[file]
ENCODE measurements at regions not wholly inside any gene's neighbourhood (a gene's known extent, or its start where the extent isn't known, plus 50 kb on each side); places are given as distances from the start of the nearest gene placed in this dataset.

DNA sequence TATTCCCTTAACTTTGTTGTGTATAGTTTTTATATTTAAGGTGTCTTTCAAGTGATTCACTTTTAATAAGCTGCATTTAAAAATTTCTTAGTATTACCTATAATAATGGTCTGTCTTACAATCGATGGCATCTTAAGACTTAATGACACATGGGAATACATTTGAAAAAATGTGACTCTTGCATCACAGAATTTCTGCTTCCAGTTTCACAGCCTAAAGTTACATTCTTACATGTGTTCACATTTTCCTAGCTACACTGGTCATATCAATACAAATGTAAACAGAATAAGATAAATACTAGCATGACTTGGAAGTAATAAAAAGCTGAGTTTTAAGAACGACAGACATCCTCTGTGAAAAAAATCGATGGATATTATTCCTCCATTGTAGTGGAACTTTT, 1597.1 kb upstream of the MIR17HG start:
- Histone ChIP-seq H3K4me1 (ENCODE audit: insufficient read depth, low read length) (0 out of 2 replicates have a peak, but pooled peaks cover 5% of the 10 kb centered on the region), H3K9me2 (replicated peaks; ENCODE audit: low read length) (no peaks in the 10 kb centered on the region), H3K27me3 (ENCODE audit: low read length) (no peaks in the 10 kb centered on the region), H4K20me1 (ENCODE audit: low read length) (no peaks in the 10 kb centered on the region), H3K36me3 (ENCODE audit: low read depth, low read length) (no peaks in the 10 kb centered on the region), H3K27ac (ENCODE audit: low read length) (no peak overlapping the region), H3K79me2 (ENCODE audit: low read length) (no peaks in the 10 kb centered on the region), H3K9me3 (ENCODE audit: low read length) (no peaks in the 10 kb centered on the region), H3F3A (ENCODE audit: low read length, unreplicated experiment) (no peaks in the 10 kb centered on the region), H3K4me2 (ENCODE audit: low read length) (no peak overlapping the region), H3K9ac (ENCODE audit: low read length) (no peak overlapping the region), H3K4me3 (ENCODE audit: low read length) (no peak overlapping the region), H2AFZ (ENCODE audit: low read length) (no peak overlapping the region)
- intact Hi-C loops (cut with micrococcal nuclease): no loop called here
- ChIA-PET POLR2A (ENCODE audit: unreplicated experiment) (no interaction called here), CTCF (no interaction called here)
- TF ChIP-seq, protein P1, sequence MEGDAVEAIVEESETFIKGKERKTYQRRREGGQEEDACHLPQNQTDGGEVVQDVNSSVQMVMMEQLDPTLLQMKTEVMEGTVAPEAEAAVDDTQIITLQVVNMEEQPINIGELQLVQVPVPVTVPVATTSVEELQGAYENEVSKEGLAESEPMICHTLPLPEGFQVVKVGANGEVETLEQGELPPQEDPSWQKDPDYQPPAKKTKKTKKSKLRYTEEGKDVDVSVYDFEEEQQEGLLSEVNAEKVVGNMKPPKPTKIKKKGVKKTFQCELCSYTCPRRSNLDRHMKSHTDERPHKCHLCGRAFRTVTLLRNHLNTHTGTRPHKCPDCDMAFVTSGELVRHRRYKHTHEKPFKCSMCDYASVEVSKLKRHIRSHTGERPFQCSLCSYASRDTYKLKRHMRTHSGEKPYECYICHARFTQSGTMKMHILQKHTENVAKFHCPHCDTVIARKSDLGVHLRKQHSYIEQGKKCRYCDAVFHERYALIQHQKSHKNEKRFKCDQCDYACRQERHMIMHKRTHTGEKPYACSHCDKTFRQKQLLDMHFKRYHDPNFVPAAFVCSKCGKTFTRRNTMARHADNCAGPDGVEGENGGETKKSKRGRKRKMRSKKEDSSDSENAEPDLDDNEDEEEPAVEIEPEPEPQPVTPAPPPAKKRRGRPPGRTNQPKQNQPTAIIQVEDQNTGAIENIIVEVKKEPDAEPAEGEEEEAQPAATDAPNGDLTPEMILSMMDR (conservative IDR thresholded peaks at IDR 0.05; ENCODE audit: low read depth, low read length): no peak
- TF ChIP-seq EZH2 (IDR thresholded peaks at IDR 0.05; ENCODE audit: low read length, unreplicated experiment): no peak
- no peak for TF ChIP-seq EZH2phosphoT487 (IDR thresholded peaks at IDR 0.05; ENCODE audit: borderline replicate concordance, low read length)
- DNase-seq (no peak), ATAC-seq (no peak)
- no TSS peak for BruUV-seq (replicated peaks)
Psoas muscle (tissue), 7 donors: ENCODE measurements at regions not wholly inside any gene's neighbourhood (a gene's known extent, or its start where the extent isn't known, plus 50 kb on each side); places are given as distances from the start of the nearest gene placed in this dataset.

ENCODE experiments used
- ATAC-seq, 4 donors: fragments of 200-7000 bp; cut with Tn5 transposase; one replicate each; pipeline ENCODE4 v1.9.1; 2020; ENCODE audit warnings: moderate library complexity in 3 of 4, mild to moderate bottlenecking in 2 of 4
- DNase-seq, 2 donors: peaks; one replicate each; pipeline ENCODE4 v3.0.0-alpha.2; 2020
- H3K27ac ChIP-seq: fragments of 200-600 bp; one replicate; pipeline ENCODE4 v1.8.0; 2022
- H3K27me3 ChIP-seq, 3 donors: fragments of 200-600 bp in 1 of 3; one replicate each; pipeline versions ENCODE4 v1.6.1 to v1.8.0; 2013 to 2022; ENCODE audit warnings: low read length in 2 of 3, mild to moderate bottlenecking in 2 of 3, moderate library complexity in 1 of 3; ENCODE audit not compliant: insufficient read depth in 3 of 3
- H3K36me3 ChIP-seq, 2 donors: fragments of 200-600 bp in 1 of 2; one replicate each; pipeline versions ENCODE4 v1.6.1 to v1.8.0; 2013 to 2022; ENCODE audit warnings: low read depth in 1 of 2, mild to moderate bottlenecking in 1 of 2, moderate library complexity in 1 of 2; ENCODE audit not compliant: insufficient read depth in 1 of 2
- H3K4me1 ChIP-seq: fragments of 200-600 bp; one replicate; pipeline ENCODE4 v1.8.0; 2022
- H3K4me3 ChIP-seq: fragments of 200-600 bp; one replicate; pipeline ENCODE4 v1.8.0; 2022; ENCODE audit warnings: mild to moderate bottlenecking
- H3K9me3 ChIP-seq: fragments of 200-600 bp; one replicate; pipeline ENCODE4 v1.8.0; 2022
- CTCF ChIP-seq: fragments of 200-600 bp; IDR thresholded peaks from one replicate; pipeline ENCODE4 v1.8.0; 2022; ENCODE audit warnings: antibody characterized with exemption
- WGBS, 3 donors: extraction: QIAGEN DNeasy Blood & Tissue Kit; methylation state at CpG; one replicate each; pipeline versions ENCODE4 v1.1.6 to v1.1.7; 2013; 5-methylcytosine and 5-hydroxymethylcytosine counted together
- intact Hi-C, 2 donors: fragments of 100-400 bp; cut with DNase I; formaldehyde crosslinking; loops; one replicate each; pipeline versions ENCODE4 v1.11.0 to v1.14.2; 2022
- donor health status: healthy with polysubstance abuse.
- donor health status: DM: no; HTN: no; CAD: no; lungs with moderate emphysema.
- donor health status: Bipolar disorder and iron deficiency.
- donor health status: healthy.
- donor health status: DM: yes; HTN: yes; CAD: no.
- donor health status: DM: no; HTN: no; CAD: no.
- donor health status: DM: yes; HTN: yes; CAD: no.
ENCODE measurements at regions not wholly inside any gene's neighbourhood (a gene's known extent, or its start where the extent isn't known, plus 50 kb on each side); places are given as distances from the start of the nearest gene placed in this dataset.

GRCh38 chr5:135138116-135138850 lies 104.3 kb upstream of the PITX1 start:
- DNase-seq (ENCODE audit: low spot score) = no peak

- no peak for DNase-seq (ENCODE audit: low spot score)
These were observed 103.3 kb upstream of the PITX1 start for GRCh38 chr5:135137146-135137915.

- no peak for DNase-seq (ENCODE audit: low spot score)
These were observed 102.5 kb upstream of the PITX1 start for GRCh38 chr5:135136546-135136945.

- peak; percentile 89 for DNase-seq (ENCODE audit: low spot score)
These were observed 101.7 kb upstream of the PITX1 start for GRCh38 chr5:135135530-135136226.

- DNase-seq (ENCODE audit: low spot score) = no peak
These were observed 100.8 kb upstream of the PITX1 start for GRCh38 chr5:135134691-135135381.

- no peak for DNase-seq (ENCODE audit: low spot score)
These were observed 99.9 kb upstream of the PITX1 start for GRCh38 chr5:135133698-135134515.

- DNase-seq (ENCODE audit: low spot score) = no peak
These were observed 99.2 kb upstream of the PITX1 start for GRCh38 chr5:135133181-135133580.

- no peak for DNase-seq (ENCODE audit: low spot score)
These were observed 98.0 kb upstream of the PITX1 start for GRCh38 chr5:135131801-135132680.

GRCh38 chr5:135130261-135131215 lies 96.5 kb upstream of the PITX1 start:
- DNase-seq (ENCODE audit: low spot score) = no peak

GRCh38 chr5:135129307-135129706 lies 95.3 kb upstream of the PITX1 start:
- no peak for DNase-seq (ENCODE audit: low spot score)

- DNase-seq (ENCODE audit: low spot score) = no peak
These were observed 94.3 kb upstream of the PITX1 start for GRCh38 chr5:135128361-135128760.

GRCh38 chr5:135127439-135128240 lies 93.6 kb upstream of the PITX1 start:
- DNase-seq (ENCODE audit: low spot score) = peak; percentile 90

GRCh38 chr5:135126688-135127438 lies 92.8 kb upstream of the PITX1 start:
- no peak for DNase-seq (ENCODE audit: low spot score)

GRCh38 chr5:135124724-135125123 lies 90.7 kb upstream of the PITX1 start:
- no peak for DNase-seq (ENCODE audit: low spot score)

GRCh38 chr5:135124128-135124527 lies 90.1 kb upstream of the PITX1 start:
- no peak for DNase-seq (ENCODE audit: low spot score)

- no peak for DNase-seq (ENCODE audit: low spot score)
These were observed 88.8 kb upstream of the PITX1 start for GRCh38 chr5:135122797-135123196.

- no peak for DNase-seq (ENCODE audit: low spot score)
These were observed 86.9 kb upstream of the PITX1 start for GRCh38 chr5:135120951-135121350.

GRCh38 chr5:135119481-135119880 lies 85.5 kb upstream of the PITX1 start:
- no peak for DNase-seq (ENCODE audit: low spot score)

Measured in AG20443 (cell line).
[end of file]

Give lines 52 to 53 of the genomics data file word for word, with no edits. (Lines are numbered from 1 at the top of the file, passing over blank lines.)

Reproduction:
- DNase-seq (ENCODE audit: low spot score) = no peak
These were observed 94.3 kb upstream of the PITX1 start for GRCh38 chr5:135128361-135128760.